Tape measure

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AMONG all the well-worn pledges trotted out by British politicians in the week before a budget, few are more common than the pledge to cut red-tape.

With a faltering economy, an overwheening EU and fierce competition from the emerging markets, there has been rarely been a greater need for Ministers of this generation to deliver on years of promises.

From taking on staff to complying with health and safety legislation, the cost of doing business in this country has risen and risen. The banking crisis shows us that there is often a need a for tough intervention, but there is a difference between real regulation and the pointless box-ticking exercises to which firms have become sadly accustomed.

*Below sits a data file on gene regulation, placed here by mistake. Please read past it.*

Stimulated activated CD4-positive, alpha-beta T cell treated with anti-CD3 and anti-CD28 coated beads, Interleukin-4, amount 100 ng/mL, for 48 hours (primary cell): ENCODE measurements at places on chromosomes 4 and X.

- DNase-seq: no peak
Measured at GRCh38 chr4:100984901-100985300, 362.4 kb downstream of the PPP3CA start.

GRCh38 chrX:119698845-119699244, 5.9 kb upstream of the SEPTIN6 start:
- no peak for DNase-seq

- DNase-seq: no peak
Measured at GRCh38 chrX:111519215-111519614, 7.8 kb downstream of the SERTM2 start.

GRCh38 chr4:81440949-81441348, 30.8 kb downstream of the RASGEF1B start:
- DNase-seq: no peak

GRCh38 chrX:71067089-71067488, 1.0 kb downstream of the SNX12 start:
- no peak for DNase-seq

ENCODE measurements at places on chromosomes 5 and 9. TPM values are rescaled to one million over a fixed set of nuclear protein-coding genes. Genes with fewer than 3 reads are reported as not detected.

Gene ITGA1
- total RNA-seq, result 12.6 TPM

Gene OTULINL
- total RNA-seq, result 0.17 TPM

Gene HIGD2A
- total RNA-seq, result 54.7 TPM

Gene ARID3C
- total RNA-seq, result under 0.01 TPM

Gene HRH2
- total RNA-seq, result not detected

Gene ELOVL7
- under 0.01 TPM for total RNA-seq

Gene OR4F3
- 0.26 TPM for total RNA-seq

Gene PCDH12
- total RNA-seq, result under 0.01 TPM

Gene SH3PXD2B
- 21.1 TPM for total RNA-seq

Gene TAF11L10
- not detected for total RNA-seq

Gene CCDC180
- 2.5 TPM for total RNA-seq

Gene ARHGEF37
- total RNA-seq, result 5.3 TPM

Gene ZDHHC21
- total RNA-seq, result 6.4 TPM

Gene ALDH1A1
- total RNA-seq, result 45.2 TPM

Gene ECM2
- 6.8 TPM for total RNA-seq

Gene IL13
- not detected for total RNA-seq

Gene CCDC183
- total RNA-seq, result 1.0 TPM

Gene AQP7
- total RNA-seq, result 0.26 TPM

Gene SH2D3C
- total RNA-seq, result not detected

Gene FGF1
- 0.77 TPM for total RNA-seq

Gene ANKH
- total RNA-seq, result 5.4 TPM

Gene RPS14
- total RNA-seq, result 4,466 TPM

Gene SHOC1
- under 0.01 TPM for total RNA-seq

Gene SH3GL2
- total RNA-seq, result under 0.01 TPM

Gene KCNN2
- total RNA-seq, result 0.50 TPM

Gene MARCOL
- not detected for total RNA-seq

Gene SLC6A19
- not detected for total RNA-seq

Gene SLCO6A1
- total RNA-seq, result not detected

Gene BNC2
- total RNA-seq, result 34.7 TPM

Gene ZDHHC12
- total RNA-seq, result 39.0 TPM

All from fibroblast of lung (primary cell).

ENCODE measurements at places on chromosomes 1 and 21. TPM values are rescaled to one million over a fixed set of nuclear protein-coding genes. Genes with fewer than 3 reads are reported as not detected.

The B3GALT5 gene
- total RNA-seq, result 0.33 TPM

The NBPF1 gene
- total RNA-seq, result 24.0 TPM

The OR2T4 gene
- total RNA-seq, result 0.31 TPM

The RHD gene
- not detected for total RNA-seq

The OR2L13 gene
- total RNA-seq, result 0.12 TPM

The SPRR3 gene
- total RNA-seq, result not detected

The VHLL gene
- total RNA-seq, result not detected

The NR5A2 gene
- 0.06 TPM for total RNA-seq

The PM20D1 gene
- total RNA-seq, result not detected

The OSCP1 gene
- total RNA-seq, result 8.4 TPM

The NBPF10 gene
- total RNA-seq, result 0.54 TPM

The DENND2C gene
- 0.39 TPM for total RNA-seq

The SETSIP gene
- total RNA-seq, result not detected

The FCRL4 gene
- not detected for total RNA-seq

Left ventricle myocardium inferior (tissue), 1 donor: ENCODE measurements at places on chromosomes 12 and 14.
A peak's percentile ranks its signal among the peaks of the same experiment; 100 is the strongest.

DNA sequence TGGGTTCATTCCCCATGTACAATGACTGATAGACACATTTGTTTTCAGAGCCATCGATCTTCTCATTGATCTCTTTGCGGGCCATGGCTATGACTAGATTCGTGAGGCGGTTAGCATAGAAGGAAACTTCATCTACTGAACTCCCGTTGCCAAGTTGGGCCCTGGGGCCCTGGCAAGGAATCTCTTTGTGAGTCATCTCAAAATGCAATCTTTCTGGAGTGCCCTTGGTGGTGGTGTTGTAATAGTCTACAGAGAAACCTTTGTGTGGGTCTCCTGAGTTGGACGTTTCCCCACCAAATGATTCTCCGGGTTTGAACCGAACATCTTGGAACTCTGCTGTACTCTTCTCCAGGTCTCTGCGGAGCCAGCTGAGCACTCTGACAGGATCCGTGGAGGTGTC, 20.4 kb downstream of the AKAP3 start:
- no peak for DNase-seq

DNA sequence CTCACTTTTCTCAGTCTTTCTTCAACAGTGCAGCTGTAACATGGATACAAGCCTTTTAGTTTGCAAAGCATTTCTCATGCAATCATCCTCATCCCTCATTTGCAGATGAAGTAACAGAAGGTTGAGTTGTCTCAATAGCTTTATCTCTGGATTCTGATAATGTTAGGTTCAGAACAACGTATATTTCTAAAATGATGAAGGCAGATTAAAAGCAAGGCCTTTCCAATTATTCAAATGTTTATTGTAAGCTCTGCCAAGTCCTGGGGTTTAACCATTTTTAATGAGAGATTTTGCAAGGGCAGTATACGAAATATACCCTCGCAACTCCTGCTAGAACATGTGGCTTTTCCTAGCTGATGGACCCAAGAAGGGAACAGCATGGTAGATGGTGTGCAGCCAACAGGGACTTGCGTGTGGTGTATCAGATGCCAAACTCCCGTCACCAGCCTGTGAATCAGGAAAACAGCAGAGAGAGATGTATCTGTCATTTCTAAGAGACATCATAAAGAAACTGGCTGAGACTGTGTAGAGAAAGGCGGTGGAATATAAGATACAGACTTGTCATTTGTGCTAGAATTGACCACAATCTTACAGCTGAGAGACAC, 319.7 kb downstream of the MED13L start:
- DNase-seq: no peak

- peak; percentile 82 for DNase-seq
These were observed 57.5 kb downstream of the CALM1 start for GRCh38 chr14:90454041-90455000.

The review of nearly 22,000 rules announced by Vince Cable, the Business Secretary, must take particular notice of the environment for small businesses, whose growth is often choked by the number of rules. This is particularly important at a time of spending cuts.

Given the coalition’s vision of a private sector-led economic recovery, it must finally lift the red-tape burden.

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